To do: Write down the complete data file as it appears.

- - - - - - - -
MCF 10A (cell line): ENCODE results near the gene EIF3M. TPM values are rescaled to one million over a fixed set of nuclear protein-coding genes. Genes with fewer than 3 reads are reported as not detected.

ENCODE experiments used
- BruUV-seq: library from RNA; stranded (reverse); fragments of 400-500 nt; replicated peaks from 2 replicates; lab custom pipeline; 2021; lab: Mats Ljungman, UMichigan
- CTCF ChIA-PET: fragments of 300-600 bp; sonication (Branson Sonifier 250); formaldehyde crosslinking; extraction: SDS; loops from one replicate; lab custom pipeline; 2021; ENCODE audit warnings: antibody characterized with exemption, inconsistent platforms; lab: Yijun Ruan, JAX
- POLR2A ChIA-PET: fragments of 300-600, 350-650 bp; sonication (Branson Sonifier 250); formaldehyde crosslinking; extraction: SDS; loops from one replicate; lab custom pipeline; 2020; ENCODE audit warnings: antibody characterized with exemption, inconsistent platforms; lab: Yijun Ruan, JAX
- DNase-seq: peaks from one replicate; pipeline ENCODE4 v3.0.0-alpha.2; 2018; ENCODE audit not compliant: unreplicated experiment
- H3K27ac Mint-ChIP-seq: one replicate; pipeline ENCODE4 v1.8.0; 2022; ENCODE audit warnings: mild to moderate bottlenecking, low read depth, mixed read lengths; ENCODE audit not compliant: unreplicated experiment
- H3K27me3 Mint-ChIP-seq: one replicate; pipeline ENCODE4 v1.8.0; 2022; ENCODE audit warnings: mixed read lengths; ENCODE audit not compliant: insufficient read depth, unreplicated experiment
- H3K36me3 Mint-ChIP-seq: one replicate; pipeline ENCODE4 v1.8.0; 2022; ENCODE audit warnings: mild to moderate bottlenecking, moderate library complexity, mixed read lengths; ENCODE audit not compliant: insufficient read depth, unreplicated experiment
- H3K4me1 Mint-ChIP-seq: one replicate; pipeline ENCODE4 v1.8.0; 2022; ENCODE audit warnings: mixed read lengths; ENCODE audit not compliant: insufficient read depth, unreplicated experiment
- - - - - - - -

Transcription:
MCF 10A (cell line): ENCODE results near the gene EIF3M. TPM values are rescaled to one million over a fixed set of nuclear protein-coding genes. Genes with fewer than 3 reads are reported as not detected.

ENCODE experiments used
- BruUV-seq: library from RNA; stranded (reverse); fragments of 400-500 nt; replicated peaks from 2 replicates; lab custom pipeline; 2021; lab: Mats Ljungman, UMichigan
- CTCF ChIA-PET: fragments of 300-600 bp; sonication (Branson Sonifier 250); formaldehyde crosslinking; extraction: SDS; loops from one replicate; lab custom pipeline; 2021; ENCODE audit warnings: antibody characterized with exemption, inconsistent platforms; lab: Yijun Ruan, JAX
- POLR2A ChIA-PET: fragments of 300-600, 350-650 bp; sonication (Branson Sonifier 250); formaldehyde crosslinking; extraction: SDS; loops from one replicate; lab custom pipeline; 2020; ENCODE audit warnings: antibody characterized with exemption, inconsistent platforms; lab: Yijun Ruan, JAX
- DNase-seq: peaks from one replicate; pipeline ENCODE4 v3.0.0-alpha.2; 2018; ENCODE audit not compliant: unreplicated experiment
- H3K27ac Mint-ChIP-seq: one replicate; pipeline ENCODE4 v1.8.0; 2022; ENCODE audit warnings: mild to moderate bottlenecking, low read depth, mixed read lengths; ENCODE audit not compliant: unreplicated experiment
- H3K27me3 Mint-ChIP-seq: one replicate; pipeline ENCODE4 v1.8.0; 2022; ENCODE audit warnings: mixed read lengths; ENCODE audit not compliant: insufficient read depth, unreplicated experiment
- H3K36me3 Mint-ChIP-seq: one replicate; pipeline ENCODE4 v1.8.0; 2022; ENCODE audit warnings: mild to moderate bottlenecking, moderate library complexity, mixed read lengths; ENCODE audit not compliant: insufficient read depth, unreplicated experiment
- H3K4me1 Mint-ChIP-seq: one replicate; pipeline ENCODE4 v1.8.0; 2022; ENCODE audit warnings: mixed read lengths; ENCODE audit not compliant: insufficient read depth, unreplicated experiment